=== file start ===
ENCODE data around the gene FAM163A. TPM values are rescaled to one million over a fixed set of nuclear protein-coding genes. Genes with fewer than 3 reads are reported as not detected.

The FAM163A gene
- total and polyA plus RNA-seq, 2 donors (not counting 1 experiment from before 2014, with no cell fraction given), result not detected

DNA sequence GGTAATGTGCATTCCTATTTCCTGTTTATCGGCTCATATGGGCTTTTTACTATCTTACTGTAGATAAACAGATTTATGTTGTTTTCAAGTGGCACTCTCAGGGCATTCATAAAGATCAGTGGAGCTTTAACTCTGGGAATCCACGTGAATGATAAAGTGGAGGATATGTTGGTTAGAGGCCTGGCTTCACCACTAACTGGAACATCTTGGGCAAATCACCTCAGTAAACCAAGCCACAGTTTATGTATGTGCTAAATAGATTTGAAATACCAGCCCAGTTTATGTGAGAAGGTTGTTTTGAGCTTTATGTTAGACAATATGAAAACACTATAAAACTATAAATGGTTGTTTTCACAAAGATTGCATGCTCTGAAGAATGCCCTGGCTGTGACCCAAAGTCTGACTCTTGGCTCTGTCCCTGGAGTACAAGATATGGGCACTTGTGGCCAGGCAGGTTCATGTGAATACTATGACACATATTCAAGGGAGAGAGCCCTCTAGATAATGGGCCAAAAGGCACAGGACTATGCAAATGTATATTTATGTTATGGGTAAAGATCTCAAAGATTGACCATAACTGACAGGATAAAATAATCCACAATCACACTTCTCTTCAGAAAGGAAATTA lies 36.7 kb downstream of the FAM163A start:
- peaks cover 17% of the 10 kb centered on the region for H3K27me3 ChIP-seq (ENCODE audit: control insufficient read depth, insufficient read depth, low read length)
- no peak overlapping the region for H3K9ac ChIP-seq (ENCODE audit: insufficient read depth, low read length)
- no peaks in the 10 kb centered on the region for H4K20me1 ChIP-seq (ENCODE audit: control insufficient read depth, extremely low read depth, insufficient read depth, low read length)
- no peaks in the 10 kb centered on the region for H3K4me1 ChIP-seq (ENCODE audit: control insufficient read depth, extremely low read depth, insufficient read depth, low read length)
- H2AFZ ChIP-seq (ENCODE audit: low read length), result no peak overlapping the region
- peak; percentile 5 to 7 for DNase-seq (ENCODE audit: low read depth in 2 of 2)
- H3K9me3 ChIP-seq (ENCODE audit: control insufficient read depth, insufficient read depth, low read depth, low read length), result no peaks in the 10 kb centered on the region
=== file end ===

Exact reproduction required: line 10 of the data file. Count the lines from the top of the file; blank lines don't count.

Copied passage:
- peak; percentile 5 to 7 for DNase-seq (ENCODE audit: low read depth in 2 of 2)